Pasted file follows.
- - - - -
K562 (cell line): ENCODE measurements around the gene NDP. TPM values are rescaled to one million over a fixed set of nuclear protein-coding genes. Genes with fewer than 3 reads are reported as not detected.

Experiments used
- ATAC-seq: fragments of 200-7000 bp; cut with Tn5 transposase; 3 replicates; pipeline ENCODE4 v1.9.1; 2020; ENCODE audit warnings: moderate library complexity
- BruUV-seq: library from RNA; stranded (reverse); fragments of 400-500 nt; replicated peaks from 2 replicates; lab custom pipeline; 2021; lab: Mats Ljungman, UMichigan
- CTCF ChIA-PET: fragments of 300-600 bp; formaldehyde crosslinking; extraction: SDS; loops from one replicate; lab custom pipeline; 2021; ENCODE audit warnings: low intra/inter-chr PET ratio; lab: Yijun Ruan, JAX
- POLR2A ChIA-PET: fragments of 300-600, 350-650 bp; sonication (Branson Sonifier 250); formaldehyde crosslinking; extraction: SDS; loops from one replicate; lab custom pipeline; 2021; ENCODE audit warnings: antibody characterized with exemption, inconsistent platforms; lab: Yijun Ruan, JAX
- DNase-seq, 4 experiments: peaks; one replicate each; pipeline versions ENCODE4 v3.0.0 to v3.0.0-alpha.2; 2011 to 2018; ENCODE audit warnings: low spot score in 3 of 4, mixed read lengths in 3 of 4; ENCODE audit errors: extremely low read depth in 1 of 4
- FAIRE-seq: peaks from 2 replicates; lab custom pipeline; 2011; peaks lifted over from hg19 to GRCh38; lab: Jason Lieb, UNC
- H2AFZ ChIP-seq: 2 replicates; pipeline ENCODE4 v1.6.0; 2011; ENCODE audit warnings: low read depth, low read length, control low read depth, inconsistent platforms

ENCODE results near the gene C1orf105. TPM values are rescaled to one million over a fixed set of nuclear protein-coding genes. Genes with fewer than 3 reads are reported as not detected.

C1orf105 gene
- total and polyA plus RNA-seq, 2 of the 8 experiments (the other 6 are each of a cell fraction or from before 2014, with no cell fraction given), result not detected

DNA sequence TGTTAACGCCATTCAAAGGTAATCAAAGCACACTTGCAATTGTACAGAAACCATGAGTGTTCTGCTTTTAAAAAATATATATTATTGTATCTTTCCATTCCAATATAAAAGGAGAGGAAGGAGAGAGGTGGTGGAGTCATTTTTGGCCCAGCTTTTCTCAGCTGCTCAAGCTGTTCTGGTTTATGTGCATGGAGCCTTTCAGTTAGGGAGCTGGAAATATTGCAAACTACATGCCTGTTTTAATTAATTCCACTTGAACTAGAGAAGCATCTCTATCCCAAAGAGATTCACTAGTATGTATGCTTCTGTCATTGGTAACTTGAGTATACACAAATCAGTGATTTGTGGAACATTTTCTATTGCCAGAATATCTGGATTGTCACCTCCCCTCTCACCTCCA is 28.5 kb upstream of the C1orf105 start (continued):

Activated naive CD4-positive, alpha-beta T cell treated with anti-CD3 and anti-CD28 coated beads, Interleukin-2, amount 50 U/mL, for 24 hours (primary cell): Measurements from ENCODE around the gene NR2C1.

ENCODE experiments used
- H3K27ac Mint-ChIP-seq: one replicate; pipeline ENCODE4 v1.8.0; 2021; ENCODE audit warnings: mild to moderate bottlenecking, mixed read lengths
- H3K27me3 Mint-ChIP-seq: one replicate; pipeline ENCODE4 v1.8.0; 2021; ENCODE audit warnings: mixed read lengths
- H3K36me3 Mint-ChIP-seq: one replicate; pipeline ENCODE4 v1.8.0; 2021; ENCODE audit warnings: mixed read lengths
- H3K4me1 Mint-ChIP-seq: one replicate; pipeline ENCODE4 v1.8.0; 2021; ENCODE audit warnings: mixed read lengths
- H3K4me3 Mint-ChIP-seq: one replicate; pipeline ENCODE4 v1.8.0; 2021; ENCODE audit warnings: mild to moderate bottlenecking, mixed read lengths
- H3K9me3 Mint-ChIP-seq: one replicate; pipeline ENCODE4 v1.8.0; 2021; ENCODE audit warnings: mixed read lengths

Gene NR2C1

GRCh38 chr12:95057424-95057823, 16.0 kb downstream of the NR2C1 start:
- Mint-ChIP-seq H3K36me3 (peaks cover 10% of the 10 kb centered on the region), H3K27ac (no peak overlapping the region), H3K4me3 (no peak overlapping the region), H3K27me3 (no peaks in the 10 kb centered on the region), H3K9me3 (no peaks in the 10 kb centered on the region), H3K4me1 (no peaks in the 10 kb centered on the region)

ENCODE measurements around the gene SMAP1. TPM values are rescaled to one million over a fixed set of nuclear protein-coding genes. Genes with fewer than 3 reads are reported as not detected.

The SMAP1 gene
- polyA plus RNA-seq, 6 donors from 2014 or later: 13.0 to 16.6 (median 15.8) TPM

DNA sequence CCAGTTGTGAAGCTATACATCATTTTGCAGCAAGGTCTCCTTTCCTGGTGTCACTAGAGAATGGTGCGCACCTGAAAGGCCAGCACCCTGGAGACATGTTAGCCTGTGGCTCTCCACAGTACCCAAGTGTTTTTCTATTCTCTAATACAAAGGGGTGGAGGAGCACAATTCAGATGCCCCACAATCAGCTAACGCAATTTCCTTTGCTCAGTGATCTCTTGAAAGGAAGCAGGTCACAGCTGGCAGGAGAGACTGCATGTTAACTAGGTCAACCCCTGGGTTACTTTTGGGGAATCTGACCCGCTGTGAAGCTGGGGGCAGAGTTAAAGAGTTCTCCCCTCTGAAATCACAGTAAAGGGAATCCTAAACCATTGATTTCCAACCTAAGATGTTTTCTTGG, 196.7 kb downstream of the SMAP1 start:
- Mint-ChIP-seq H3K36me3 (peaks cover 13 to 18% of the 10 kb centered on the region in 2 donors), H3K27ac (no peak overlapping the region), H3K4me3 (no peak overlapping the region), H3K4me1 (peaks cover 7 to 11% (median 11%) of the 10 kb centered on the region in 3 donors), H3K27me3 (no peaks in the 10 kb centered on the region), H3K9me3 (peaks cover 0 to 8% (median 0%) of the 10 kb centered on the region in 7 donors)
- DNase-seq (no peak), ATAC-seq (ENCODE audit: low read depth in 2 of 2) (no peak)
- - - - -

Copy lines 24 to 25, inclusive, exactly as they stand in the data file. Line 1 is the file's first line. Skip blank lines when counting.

- Mint-ChIP-seq H3K36me3 (peaks cover 10% of the 10 kb centered on the region), H3K27ac (no peak overlapping the region), H3K4me3 (no peak overlapping the region), H3K27me3 (no peaks in the 10 kb centered on the region), H3K9me3 (no peaks in the 10 kb centered on the region), H3K4me1 (no peaks in the 10 kb centered on the region)

ENCODE measurements around the gene SMAP1. TPM values are rescaled to one million over a fixed set of nuclear protein-coding genes. Genes with fewer than 3 reads are reported as not detected.